How many Foxpro Developers are there?

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I was one of the presenters this past weekend at the 2011 REAL Studio Summit in Atlanta, Georgia and I was comparing Microsoft Visual Foxpro and REAL Studio. I got the question “How many Visual Foxpro developers are out there?” I’m afraid that I stumbled all over the answer and finally ended up with an “I don’t know” type of answer.

I’m very unsatisfied with my answer. In the end, the “I don’t know” and “We’ll never know” is the ultimate answer but lets take a closer look at why that is the case.

Let me start off by saying that I have only ever purchased one copy of Visual Foxpro. One. Ever. So I get counted as “1“. To make matters worse, I believe that version was Visual Foxpro 9.0 when it was first released and I got some sort of huge discount at the time. I admit that I have been a professional Foxpro and Visual Foxpro developer since about 1992 and I have only purchased one version of Visual Foxpro and it was one of the last versions that Microsoft has published. I will posit that I have been a legal Foxpro owner all along.

The ultimate reason is how Foxpro and Visual Foxpro was sold. In the early days Foxpro was sold stand alone. All of those years, each company that I was employed with purchased a copy of Foxpro per developer. I wasn’t the independent consultant at that time. At that time, counts of Foxpro developers were possible.

Once Visual Foxpro 5.0 came along, it was bundled with Visual Studio. Yes, you could purchase Visual Foxpro stand-alone but it made best financial sense to just purchase all of Visual Studio. By Microsoft’s own admission, they didn’t count a sale of Visual Studio as a ‘user’ of Foxpro. However, if I recall correctly they *did* count them as users of Visual Basic.

Soon, Microsoft came out with their MSDN subscription which basically was a mountain of CDs of every OS, development tool, and piece of software produced by Microsoft. To have a years worth of updates for Windows, SQL Server along with Foxpro was very appealing. Again, many many developers and companies purchased the MSDN subscription and the Foxpro developers went uncounted.

By the time I went on my own as an independent consultant, Microsoft has the ‘Empower’ program. It was basically the MSDN program but for small business owners and software developers intent on creating and selling software products. I subscribed to that for many years and was never counted as a Foxpro developer.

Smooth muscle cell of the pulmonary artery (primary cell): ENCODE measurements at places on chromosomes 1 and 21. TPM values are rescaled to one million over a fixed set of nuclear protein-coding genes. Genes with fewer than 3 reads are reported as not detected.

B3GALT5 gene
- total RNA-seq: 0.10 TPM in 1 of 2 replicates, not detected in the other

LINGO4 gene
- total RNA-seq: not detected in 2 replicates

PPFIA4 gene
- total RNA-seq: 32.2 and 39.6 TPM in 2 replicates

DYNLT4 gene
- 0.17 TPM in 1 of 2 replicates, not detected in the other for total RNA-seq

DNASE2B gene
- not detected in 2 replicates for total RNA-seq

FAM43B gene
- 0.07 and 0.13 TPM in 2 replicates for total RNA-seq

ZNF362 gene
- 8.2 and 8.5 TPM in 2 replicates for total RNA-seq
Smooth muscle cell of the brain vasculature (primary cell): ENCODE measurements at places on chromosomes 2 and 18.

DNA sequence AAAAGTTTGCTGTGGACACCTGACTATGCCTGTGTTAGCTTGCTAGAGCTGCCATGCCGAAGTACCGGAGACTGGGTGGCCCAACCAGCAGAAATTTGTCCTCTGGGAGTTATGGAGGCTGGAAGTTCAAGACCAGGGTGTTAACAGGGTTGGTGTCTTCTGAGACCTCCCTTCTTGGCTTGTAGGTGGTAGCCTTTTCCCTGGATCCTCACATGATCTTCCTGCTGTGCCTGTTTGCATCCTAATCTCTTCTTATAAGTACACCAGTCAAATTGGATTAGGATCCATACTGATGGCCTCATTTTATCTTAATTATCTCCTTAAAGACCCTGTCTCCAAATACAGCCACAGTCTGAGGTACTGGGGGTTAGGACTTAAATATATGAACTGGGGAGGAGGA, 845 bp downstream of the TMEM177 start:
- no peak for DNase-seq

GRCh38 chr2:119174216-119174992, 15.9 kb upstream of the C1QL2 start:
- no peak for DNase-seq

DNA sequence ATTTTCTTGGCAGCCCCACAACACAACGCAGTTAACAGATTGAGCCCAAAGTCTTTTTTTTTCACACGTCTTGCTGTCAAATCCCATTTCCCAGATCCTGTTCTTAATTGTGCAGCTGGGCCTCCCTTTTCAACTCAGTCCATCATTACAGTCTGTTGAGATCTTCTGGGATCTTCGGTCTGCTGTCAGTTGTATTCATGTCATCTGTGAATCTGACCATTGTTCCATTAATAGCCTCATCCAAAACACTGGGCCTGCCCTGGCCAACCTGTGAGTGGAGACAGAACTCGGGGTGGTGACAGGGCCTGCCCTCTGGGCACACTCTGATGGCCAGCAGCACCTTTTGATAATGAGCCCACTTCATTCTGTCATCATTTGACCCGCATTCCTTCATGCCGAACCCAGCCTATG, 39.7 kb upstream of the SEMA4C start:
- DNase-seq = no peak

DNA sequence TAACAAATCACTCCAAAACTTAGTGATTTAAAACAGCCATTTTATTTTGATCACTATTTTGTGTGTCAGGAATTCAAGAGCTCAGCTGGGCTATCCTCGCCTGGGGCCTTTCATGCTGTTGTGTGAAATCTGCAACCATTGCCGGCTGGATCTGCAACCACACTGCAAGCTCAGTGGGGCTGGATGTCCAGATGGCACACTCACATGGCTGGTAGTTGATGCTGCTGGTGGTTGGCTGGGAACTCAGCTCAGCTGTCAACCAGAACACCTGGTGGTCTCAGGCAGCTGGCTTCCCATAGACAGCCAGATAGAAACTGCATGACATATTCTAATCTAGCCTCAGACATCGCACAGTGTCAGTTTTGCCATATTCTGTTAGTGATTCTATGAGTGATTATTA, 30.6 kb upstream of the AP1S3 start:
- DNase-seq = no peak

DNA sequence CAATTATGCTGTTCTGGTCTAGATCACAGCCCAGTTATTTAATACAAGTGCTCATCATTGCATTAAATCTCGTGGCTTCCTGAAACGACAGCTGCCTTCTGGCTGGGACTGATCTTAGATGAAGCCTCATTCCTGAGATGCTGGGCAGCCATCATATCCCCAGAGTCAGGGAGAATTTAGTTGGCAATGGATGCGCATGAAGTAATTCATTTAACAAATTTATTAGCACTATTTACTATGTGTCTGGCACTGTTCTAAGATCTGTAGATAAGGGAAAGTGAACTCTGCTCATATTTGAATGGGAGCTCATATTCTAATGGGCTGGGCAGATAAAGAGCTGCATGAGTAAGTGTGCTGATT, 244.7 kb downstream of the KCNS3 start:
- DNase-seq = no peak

Lets take a look for a moment at Foxpro itself. Foxpro doesn’t require registration with Microsoft. It doesn’t phone home. There is a way to report errors back to Microsoft, but that’s optional. Most of the time, I don’t report my Foxpro crashes/errors back to Microsoft. Bottom line, is that Foxpro can be pirated without Microsoft knowing. China is a huge user of Foxpro based on some indicators but their sales of Foxpro is almost non-existant. Not too many sales of Microsoft products in China either. There are a lot of Foxpro developers in Russia and the Eastern European countries.

Heck, there’s a lot of Foxpro developers all over the world. The database power, and low system requirements of VFP make it a great low, middle, and high power development tool.

Being a member of the Atlanta Foxpro Users Group, I know there are hundreds and hundreds (if not thousands) of Foxpro developers in Georgia alone … but we never see them. We’ll see people who have lost their job, they come to one meeting, get a new job even programming with Foxpro, and we never see them again. Frustrating. Don’t programmers want to work on developing their skills in their ‘art’?!?!

I digress.

Is there a way to count Foxpro developers? I don’t think so. We’re many but we’ll never know how many. Any other ideas on how to get a true count of Visual Foxpro developers?

One thought on “How many Foxpro Developers are there?

  1. Ted Roche

    http://fox.wikis.com/wc.dll?Wiki~HowManyWeAre~VFP

    It’s anyone’s guess. MS licensed VFP directly, and through MSDN and Visual Studio and other licensing programs. Many SMBs had fewer licenses than developers and/or belonged to programs that gave blanket licenses (10 or 100) within the corporation. There are a LOT of vertical niche specialty applications out there that were built and are maintained by many developers.

    If you’re looking for a shorter answer, I’d try: “Millions.”

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